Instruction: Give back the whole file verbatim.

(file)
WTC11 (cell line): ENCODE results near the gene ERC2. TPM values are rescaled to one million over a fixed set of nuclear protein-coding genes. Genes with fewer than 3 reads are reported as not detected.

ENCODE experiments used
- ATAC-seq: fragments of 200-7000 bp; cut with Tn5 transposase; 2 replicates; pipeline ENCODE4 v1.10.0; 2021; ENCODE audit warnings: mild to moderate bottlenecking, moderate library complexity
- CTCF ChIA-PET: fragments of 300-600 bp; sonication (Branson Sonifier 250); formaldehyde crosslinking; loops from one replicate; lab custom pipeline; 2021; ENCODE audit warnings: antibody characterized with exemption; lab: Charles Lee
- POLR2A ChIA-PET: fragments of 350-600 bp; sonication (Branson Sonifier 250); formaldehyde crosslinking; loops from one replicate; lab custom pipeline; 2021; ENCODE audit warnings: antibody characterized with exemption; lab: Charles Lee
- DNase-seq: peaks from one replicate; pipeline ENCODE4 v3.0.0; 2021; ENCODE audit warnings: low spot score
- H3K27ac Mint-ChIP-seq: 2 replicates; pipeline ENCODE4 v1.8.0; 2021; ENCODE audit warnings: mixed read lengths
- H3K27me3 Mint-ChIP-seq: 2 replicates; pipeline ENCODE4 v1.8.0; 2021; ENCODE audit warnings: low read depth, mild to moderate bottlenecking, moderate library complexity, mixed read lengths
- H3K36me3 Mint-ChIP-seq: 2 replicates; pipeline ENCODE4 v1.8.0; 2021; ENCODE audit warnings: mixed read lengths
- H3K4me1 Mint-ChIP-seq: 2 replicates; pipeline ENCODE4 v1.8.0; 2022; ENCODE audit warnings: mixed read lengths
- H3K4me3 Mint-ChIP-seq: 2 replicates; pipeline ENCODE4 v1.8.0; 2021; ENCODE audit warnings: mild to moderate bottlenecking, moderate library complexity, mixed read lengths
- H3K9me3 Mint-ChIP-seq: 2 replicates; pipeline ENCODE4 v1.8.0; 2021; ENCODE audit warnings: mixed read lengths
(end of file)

WTC11 (cell line): ENCODE results near the gene ERC2. TPM values are rescaled to one million over a fixed set of nuclear protein-coding genes. Genes with fewer than 3 reads are reported as not detected.

ENCODE experiments used
- ATAC-seq: fragments of 200-7000 bp; cut with Tn5 transposase; 2 replicates; pipeline ENCODE4 v1.10.0; 2021; ENCODE audit warnings: mild to moderate bottlenecking, moderate library complexity
- CTCF ChIA-PET: fragments of 300-600 bp; sonication (Branson Sonifier 250); formaldehyde crosslinking; loops from one replicate; lab custom pipeline; 2021; ENCODE audit warnings: antibody characterized with exemption; lab: Charles Lee
- POLR2A ChIA-PET: fragments of 350-600 bp; sonication (Branson Sonifier 250); formaldehyde crosslinking; loops from one replicate; lab custom pipeline; 2021; ENCODE audit warnings: antibody characterized with exemption; lab: Charles Lee
- DNase-seq: peaks from one replicate; pipeline ENCODE4 v3.0.0; 2021; ENCODE audit warnings: low spot score
- H3K27ac Mint-ChIP-seq: 2 replicates; pipeline ENCODE4 v1.8.0; 2021; ENCODE audit warnings: mixed read lengths
- H3K27me3 Mint-ChIP-seq: 2 replicates; pipeline ENCODE4 v1.8.0; 2021; ENCODE audit warnings: low read depth, mild to moderate bottlenecking, moderate library complexity, mixed read lengths
- H3K36me3 Mint-ChIP-seq: 2 replicates; pipeline ENCODE4 v1.8.0; 2021; ENCODE audit warnings: mixed read lengths
- H3K4me1 Mint-ChIP-seq: 2 replicates; pipeline ENCODE4 v1.8.0; 2022; ENCODE audit warnings: mixed read lengths
- H3K4me3 Mint-ChIP-seq: 2 replicates; pipeline ENCODE4 v1.8.0; 2021; ENCODE audit warnings: mild to moderate bottlenecking, moderate library complexity, mixed read lengths
- H3K9me3 Mint-ChIP-seq: 2 replicates; pipeline ENCODE4 v1.8.0; 2021; ENCODE audit warnings: mixed read lengths